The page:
News and analysis from The Center for Michigan •
©2015 Bridge Michigan. All Rights Reserved. • Join us online at

Original article URL:

Public sector/Quality of life

Mental health policy is wild card in gun safety

Mental illustrate 4-11

(courtesy image/used under Creative Commons license)

On his way home to Chicago, University of Michigan student Kevin Heisinger stepped off Indian Trails bus no. 4560 and walked into the restroom of a Kalamazoo bus station. There he was beaten to death by a paranoid schizophrenic man who was not taking his medication.

Heisinger’s death in 2000 led to a new state law – Kevin’s Law – four years later allowing judges to order those diagnosed with serious mental illness and deemed a threat to themselves and others to receive outpatient treatment. In the nine years since then, the law has been sporadically enforced — partly because it is extremely difficult to identify those most likely to become violent.

MORE COVERAGE — Chelsea school shooter: Gun control won’t help

It is “almost impossible to predict” who the next mass murderer will be, said Mark Reinstein, president of the Mental Health Association in Michigan. “We need to do a better job of identifying people who are severely mentally ill and who, in the absence of treatment, one could reasonably predict are likely to become a threat to themselves or others.”



The vast majority of people suffering mental illness are not violent, said Reinstein, who has a doctoral degree in psychological studies. Those diagnosed with severe depression, bipolar disorder or schizophrenia are slightly more prone to violence, he said. Add in alcohol and drugs, and the risk increases. If a person was a victim of abuse, the risk further increases. The danger of violence rises more if that person has a history of violence.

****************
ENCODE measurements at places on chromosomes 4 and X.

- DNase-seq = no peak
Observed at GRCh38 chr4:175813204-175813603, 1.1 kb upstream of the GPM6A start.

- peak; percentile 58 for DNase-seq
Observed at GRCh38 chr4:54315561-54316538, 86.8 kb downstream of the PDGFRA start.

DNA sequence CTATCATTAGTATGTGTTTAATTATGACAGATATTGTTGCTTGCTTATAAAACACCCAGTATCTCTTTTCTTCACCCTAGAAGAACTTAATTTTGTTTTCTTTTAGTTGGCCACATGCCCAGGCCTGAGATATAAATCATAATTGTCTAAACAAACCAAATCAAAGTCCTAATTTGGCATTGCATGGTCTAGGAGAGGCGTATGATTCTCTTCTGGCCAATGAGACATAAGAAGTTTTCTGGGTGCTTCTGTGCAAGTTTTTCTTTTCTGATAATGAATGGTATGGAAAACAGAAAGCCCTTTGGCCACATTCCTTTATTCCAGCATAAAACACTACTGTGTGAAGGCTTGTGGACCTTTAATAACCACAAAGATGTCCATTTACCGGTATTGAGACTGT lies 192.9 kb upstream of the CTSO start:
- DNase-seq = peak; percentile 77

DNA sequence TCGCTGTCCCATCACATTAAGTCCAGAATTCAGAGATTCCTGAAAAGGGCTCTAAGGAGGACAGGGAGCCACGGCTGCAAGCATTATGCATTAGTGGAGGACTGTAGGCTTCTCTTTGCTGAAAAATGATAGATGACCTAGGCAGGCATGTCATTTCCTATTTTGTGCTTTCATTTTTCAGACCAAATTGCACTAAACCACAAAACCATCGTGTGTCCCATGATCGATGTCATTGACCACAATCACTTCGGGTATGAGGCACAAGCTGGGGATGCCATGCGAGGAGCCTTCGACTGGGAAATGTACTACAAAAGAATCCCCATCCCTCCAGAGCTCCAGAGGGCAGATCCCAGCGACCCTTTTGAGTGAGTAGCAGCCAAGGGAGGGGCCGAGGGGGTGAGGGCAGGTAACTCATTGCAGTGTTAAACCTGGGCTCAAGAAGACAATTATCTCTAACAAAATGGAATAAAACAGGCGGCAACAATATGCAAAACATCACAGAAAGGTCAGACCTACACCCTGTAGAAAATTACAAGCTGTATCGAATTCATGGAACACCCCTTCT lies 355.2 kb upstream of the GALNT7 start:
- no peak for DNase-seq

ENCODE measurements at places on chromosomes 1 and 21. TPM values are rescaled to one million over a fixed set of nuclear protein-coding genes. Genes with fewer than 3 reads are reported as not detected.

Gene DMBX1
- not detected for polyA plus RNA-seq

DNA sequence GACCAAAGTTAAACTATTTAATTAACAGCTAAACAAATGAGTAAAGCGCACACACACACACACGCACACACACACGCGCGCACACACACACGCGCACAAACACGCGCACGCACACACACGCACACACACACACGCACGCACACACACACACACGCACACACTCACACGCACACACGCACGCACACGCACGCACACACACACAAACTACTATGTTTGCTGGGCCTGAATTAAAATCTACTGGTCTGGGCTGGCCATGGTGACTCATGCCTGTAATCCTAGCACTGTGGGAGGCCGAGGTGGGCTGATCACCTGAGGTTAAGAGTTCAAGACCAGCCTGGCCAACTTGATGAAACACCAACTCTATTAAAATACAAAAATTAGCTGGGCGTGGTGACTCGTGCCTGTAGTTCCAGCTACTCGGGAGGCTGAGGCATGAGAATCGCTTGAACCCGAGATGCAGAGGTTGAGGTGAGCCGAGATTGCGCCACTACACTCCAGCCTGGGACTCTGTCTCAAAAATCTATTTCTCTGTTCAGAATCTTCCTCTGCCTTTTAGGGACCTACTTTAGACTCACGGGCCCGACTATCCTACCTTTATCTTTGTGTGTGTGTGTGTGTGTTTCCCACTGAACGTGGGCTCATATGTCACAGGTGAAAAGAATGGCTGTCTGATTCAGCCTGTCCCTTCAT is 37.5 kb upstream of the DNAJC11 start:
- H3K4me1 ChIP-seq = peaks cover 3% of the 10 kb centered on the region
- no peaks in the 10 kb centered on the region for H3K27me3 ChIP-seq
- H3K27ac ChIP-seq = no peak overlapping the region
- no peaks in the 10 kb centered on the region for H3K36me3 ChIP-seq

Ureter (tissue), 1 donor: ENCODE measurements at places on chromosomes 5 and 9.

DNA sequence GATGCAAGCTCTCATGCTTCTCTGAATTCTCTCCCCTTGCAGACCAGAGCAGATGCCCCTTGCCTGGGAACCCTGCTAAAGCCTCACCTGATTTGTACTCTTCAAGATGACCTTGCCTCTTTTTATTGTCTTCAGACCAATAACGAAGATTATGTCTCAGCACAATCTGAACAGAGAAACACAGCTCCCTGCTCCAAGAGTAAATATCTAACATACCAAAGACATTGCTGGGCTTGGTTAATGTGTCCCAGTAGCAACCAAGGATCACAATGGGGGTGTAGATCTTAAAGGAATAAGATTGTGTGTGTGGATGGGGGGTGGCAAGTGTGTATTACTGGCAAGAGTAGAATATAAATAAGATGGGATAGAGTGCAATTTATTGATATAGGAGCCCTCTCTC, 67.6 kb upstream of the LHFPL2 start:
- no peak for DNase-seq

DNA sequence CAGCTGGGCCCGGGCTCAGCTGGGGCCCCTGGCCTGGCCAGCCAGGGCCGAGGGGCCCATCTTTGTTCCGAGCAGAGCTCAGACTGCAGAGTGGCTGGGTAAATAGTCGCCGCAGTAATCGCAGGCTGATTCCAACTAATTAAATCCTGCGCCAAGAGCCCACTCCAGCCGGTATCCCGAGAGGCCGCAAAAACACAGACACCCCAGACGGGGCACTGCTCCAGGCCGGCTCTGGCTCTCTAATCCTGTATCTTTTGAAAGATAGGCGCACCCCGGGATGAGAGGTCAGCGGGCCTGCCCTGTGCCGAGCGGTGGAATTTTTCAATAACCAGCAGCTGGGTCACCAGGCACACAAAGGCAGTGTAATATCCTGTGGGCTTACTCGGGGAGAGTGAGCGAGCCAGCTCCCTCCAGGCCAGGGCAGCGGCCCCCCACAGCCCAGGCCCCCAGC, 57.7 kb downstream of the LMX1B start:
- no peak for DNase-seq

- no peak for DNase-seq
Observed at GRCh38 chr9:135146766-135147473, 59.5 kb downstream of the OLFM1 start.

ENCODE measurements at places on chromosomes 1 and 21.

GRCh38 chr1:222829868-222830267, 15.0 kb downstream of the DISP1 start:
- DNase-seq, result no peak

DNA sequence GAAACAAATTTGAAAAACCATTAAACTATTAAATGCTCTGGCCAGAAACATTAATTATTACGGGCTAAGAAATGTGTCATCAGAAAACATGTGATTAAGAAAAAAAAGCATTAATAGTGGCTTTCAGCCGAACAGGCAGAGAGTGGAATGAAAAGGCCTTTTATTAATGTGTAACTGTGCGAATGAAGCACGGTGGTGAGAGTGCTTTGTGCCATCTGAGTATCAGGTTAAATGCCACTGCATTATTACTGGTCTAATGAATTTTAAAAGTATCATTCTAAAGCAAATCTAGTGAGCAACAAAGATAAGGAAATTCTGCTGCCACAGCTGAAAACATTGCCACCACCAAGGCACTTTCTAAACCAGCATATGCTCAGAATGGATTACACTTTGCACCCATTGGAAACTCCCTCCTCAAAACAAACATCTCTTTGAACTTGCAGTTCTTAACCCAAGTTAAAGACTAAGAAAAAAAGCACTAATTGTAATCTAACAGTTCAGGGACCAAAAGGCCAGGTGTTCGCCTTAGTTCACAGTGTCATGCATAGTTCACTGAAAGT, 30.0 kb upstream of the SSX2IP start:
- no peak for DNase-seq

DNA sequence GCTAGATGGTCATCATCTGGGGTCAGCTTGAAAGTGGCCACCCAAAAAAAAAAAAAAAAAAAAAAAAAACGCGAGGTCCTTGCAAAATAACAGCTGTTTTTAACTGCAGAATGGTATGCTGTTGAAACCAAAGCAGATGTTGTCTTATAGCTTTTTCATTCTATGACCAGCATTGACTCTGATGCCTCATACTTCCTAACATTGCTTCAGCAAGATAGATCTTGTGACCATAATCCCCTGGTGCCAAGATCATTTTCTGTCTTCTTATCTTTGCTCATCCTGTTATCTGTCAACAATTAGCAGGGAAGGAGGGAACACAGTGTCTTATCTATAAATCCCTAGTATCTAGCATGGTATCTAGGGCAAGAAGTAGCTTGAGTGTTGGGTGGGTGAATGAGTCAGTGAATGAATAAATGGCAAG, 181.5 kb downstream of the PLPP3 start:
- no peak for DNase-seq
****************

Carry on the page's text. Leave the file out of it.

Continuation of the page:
Yet, “if you tried to make a prediction on those four criteria, you’d be wrong the vast majority of times,” Reinstein said. “There is no test you can subject people to with a reasonable degree of reliability and say, ‘Ah ha! We’ve got a potential mass murderer here.’”

Policy shifts from state hospitals to local communities

Michigan’s approach to treating the mentally ill has changed drastically in recent decades. In the past, hospitalization, often against the patient’s will, was the preferred course. Until the mid-1980s, Michigan operated 17 psychiatric hospitals with about 3,500 beds. Between 1987 and 2003, the state closed 12 of those hospitals, paring the number of beds to 893.

MORE COVERAGE – Easier carry permits haven’t led to more gun deaths

The assumption behind deinstitutionalization was that most mentally ill patients could be treated more cheaply and effectively as outpatients in their own hometowns through community mental health agencies. While the idea might have been sound, in practice too many mentally ill patients are going without proper treatment, Reinstein said.

“We have nothing that filled in the gap,” he said. “We have far too many people left to their own resources. They’re part of a revolving door. They don’t recognize their own situation, or, if they do, they don’t care.”

The amount of money Michigan spends treating mental illness (an average of $5,200 for each mentally ill adult and $3,850 for each mentally ill youth) is not nearly enough, he said, though he was unable to put a cost figure on policy changes preferred by his group. Michigan ranked 21st among the 50 states in per capita spending on mental health in fiscal year 2010, according to the Henry J. Kaiser Family Foundation’s State Health Facts, appropriating about $119 a year for each person in the state, slightly below the national average.

In February, Gov. Rick Snyder issued an executive order creating a six-member Mental Health and Wellness Commission to study and recommend ways to strengthen the state’s mental health system. The report is due on or before Dec. 20.